This means that, for the first time in quite a while, a Zelda game’s dungeons can be tackled in nearly any order. Though the first dungeon is prescribed, the latter two in Hyrule can be tackled in either order, and all seven in Lorule (the new Dark World) are available from the first time Link sets foot there. Indeed, the game doesn’t even really imply an intended order. Each dungeon requires one or two particular items for many of its puzzles, but usually this item is also critical to getting to them at all, and as long as Link brings that item along he can get through the dungeon’s challenges. The downside here is that the dungeon design, while good, does feel a bit loose; some of them don’t have the complexity of traditional Zelda dungeons, particularly late-game ones, since they can be hit in any order and there is no guarantee what items Link will have with him.
Finding out how to get to the dungeons, particularly in Lorule, requires a bit of exploration. Lorule is fragmented, with huge ravines torn in the landscape, so Link can’t just go through and reach any location he pleases. Some dungeons are very tricky to reach, but since they can be done in any order, getting stuck on one dungeon-opening side quest can often mean just going after another instead for a while. This sense of freedom and exploration is something that Zelda has severely lacked in recent iterations, which have tended toward tightly designing the game’s progression according to the items Link acquires. It feels like a daring, but thoroughly refreshing, switch – if not one that goes over perfectly.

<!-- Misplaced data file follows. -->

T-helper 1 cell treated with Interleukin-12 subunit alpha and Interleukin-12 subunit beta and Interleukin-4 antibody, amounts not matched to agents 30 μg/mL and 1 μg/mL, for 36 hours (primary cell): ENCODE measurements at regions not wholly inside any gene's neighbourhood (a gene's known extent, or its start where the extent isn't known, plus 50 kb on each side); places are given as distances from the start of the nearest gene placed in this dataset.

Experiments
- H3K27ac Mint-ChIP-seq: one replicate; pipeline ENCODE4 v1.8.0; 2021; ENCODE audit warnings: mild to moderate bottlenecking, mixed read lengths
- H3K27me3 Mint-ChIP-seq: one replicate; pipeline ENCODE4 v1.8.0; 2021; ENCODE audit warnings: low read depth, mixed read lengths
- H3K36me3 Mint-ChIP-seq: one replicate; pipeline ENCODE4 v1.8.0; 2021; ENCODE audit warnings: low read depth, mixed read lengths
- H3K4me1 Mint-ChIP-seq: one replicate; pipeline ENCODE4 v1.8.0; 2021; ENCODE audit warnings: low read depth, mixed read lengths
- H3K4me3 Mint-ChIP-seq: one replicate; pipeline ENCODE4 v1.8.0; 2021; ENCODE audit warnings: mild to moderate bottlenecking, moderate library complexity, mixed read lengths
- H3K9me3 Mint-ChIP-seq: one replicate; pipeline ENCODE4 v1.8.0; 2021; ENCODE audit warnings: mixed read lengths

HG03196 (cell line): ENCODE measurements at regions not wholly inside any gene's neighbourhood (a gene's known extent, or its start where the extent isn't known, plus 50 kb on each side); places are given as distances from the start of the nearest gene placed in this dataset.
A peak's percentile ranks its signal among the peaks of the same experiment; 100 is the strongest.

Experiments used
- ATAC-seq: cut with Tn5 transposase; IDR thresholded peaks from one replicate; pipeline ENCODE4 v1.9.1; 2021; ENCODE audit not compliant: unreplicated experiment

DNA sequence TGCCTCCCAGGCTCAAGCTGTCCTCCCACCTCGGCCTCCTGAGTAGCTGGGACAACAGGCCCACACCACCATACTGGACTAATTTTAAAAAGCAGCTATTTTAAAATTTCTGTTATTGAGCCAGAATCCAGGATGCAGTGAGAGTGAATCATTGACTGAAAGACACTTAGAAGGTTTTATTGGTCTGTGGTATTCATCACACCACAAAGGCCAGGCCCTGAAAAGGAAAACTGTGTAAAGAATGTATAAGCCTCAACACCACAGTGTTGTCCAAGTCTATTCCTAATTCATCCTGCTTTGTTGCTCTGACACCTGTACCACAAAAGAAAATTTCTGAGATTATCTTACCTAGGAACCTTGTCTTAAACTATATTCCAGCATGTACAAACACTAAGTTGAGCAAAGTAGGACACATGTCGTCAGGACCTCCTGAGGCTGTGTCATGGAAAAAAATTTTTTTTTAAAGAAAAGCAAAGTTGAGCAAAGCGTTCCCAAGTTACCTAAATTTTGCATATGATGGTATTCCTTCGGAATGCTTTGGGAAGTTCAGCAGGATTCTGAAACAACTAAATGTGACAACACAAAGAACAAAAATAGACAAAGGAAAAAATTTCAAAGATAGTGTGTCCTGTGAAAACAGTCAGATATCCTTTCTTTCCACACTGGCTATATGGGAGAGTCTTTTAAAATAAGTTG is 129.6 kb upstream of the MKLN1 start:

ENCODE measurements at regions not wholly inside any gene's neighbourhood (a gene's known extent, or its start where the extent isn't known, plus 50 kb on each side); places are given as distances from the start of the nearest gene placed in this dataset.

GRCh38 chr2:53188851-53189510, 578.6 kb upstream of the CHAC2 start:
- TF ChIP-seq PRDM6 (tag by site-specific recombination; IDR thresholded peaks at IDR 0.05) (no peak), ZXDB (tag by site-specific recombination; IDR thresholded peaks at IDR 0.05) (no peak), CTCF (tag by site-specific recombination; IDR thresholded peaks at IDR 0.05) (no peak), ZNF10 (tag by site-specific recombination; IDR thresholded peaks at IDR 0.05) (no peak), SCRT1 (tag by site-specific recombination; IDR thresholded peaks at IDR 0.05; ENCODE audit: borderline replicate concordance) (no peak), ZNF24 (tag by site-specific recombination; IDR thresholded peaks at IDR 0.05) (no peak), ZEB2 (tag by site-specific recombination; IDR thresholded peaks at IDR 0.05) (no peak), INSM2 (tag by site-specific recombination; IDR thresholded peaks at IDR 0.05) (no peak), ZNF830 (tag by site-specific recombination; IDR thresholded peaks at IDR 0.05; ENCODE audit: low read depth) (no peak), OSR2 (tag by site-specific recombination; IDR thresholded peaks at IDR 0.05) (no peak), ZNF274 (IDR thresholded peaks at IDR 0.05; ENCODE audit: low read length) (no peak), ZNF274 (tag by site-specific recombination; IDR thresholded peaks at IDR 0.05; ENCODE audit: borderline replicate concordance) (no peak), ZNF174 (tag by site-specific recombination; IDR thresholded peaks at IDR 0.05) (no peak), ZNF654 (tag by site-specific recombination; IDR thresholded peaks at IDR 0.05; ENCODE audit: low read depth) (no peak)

The dungeon design is never bad, but it sometimes falls short of great, and that’s perhaps a consequence of the non-linearity. Previous Zeldas that featured the ability to do dungeons out of order tended to have more combat-based dungeons than puzzle-based ones, unlike A Link Between Worlds, where puzzles are key. The system needs a bit of refinement in that regard. A Link Between Worlds could do with being a bit more difficult, too – combat is seldom boring, but it isn’t terribly challenging. The game does have an unlockable, harder Hero Mode, but Zelda vets might just wish that were available from the get-go.
The result is an excellent mix of some old school trappings with a dash of new ideas that turn on its head a part of the Zelda series that we have long taken for granted. A Link Between Worlds will likely be a divisive Zelda title as time goes on, because the changes will displease some, and it perhaps doesn’t reach the classic heights of its spiritual predecessor. But it is a breath of fresh air in a serious thoroughly in need of one.